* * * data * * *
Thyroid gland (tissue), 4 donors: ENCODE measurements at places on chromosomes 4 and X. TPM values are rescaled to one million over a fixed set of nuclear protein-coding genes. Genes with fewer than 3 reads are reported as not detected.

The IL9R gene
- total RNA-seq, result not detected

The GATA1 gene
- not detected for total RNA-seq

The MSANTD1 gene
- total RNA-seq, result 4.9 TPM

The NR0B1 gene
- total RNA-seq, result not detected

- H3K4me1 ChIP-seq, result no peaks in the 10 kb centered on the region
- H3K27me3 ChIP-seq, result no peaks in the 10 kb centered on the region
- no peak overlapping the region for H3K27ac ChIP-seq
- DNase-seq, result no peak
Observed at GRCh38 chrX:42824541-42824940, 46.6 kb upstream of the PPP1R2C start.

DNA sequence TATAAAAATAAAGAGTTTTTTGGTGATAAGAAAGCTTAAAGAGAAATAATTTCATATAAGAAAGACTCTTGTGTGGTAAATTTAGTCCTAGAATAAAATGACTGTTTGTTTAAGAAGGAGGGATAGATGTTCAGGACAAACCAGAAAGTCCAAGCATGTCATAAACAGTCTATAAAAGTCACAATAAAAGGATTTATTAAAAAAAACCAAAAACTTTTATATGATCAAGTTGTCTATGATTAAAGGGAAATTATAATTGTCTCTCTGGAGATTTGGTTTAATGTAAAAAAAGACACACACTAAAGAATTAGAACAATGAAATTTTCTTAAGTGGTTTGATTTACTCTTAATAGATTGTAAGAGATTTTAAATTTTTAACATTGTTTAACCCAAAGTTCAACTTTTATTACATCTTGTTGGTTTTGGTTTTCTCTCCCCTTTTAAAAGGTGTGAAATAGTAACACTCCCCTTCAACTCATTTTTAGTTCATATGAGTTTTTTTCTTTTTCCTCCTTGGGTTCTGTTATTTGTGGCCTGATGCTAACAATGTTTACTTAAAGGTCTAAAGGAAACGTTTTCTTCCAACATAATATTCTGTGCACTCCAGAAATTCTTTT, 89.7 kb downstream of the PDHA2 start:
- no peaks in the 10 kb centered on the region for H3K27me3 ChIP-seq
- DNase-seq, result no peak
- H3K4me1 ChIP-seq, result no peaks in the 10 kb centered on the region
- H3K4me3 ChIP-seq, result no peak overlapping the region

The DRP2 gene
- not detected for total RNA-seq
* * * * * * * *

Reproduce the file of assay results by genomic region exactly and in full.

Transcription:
Thyroid gland (tissue), 4 donors: ENCODE measurements at places on chromosomes 4 and X. TPM values are rescaled to one million over a fixed set of nuclear protein-coding genes. Genes with fewer than 3 reads are reported as not detected.

The IL9R gene
- total RNA-seq, result not detected

The GATA1 gene
- not detected for total RNA-seq

The MSANTD1 gene
- total RNA-seq, result 4.9 TPM

The NR0B1 gene
- total RNA-seq, result not detected

- H3K4me1 ChIP-seq, result no peaks in the 10 kb centered on the region
- H3K27me3 ChIP-seq, result no peaks in the 10 kb centered on the region
- no peak overlapping the region for H3K27ac ChIP-seq
- DNase-seq, result no peak
Observed at GRCh38 chrX:42824541-42824940, 46.6 kb upstream of the PPP1R2C start.

DNA sequence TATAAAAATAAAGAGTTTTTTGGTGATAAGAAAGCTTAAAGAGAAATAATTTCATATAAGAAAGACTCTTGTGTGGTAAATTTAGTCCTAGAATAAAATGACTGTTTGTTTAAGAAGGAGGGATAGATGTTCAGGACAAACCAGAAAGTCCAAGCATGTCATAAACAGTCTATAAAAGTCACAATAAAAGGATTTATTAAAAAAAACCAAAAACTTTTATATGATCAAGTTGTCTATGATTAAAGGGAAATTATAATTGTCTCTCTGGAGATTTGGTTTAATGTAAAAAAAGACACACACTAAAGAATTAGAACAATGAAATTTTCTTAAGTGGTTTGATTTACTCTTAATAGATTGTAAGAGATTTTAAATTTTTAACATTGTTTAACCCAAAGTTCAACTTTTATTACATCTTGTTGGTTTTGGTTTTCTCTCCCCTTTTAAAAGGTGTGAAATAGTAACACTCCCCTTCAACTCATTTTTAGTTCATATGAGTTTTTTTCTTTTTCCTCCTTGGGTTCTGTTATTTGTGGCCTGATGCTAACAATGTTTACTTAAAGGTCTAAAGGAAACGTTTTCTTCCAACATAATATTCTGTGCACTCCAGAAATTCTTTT, 89.7 kb downstream of the PDHA2 start:
- no peaks in the 10 kb centered on the region for H3K27me3 ChIP-seq
- DNase-seq, result no peak
- H3K4me1 ChIP-seq, result no peaks in the 10 kb centered on the region
- H3K4me3 ChIP-seq, result no peak overlapping the region

The DRP2 gene
- not detected for total RNA-seq